Even better, tell you what you can come to my non-typical kitchen party and we will celebrate that we have perfectly imperfect lives. We can be real, honest, accepting and laugh until our faces hurt. It is always a good party.

 

All Yours

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My business card says very little. It has my name, contact information and one statement “all yours”. It is unusual and often perplexes those who are not familiar with the dynamic of raising a child with autism or what I do and why. I chose this statement on my card very purposefully. It is there to start conversation, real conversation.

My education is rooted in working with families and children. My career for many years kept me on a focused path of working with children in crisis. As part of my role I would sit in meetings with teams of professionals representing every aspect of a child’s support trying to “fix”. As I would listen to parents (most often Moms) I would see the incredible stress, worry and pure exhaustion on their faces. I would listen as every professional at the table would pipe up with their quick solutions on how we would “fix” particular issues. What always struck me was how the needs of the Mom and what she required to be fully supported to support her child never seemed to be put on the table. It felt to me as though she was invisible in many ways. Quite honestly it made me sad. It was curious to me as to how we could truly help a child thrive when we are not fully supporting every member of a family? Was this really an effective model of community and support if we were not honoring the captain of the ship so to speak?

I gave birth to my son, Noah in 2008. I knew pretty much from the moment he arrived that he had severe sensory issues and most likely autism. By 2010 he was formally diagnosed and so my journey began. No longer as a professional in the autism community but now as a mother. I realized very quickly and often harshly what my new role was going to look like. All those times that I sat in meetings and thought to myself “are we supporting this Mom?” was now answered clearly. No.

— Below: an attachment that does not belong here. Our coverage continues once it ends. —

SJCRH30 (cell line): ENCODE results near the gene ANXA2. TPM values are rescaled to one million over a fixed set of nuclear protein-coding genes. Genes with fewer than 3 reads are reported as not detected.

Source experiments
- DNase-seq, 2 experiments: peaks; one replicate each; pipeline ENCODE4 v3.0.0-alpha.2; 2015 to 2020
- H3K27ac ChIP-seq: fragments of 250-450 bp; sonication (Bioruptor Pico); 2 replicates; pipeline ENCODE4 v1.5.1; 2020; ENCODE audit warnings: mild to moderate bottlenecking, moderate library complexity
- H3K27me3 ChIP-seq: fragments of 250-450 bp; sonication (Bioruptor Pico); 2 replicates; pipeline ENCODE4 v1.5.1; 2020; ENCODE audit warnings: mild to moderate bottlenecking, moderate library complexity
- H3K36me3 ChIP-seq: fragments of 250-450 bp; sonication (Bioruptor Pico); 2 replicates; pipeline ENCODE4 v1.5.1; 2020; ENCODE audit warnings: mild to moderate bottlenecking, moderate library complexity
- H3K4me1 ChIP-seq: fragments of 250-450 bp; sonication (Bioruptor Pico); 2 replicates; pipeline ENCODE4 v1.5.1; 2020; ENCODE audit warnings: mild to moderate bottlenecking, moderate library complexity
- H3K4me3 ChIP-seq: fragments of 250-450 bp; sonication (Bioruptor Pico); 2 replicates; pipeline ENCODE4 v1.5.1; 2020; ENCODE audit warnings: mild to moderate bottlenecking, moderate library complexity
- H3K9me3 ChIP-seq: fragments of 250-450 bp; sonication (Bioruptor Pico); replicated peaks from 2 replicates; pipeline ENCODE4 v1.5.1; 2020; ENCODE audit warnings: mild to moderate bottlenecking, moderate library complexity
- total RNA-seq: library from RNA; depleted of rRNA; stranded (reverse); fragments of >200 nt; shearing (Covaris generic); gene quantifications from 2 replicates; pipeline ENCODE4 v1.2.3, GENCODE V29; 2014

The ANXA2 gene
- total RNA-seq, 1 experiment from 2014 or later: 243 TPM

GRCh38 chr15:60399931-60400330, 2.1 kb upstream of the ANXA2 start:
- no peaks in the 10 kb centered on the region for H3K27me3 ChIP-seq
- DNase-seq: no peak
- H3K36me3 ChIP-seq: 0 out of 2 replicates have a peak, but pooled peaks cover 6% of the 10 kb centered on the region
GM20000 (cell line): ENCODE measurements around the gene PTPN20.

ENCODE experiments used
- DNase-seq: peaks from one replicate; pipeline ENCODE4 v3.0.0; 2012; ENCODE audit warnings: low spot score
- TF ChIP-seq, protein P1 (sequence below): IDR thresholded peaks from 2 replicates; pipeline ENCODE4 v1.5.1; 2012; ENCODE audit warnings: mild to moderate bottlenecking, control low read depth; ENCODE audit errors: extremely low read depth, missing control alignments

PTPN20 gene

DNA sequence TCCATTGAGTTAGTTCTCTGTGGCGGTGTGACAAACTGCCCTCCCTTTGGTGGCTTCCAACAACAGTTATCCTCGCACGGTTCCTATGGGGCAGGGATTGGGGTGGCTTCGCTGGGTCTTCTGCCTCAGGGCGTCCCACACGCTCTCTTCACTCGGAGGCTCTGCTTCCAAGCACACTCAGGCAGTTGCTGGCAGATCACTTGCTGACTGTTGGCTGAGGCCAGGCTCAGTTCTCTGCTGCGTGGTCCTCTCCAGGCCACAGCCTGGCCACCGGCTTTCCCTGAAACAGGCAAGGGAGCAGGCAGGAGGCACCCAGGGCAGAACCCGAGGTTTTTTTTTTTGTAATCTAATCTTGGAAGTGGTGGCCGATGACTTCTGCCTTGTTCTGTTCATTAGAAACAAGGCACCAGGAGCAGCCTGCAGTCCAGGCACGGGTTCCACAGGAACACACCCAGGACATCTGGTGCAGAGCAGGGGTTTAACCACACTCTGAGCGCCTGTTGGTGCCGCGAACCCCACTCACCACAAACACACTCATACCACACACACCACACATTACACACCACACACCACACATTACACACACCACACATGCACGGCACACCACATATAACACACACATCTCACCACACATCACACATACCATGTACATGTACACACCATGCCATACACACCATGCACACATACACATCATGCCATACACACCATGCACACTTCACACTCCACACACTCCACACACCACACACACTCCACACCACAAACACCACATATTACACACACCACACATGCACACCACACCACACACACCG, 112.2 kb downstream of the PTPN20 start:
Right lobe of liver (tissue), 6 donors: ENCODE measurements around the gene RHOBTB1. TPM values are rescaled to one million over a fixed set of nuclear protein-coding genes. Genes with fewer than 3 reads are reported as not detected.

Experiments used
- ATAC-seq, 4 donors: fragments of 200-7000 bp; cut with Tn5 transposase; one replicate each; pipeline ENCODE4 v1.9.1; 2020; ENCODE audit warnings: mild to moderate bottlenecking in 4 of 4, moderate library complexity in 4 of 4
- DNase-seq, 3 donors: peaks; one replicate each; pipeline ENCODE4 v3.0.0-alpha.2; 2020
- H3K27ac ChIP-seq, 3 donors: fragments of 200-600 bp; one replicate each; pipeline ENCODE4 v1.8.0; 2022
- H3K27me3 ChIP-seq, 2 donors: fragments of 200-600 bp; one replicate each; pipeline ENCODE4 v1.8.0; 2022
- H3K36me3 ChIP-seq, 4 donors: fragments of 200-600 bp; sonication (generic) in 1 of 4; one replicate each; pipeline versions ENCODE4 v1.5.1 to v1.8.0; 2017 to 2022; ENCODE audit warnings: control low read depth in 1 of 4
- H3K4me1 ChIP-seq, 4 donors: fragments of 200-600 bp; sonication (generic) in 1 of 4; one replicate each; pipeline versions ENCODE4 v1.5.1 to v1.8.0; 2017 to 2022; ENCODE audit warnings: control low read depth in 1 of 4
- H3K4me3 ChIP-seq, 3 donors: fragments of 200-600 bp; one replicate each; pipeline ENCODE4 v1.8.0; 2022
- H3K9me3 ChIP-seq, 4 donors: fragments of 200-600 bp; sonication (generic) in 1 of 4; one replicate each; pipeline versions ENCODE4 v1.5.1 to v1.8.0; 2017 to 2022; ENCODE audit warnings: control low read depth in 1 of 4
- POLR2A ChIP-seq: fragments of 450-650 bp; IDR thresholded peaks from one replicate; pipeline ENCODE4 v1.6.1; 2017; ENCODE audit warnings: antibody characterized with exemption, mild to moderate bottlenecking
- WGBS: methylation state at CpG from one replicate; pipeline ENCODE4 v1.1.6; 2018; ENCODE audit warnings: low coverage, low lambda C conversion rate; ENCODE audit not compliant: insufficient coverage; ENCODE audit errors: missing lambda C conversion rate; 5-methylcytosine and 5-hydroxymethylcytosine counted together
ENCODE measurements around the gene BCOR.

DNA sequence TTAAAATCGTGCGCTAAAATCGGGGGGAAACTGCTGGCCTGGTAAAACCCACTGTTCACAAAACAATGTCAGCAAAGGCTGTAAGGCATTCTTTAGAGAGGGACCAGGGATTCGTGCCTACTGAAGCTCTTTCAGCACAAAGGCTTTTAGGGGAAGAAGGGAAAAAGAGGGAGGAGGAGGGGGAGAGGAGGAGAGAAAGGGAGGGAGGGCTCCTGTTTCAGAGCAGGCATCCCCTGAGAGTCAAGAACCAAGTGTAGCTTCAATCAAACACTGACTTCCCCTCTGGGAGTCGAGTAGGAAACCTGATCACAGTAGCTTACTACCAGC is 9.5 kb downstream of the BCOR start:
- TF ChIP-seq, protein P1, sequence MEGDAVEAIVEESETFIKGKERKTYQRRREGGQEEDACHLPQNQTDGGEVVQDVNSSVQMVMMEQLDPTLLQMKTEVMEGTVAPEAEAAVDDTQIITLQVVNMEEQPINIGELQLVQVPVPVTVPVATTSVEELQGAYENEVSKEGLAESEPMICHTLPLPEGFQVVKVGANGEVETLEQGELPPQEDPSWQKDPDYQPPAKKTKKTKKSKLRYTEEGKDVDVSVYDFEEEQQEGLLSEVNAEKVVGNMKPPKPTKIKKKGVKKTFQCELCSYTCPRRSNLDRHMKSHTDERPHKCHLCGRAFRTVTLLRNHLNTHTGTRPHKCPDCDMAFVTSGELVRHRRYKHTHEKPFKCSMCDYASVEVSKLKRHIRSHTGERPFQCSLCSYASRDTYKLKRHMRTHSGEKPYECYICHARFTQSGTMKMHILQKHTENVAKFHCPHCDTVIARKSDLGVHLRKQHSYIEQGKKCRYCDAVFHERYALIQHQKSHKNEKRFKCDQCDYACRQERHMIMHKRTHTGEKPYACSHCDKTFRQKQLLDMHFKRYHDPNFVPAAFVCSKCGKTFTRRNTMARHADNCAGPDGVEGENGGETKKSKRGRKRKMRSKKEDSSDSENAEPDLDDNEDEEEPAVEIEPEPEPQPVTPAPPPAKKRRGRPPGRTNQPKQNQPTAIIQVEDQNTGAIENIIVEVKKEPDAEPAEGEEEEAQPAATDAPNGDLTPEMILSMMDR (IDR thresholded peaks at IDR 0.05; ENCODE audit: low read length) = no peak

In 2014 I started to ponder my professional role reflective of my own experiences. I loved working with kids directly and with their families. I adored it and it has always been an honor BUT something wasn’t right for me in my heart. I was almost 20 years in to my profession, I was 6 years in to parenting a child with autism and I knew there was something missing. What was missing was support for Mom. Support for me and every other Mom that I worked with. Why was this? How could I change this?

Moms of kids with autism are hands down some of the most dynamic, strong, compassionate and all around amazing women I have every come across. However, there is this other side of that exist to their reality. They are isolated, exhausted and often unnoticed.  Community is often not holding them up for their incredible strength and the importance of their role. Our support structures often do not honor them so they can thrive as they should. It is frustrating and simply wrong.

So how do we change this? How could I help change this knowing what I know and with the experience I have? We change this by nurturing Moms. By seeing them and holding them up and cherishing them because damn it they are worth it! We make one another strong, we breathe life and support and in to one another because we understand each other and we build more strength and energy that way. We honor ourselves and our stories. We can’t thrive if we are not filled, honored and loved. Moms must feel this. For our kids to thrive it is imperative. We take care of ourselves and tap in to our incredible nature that already exist in each of us. THIS is how we change this.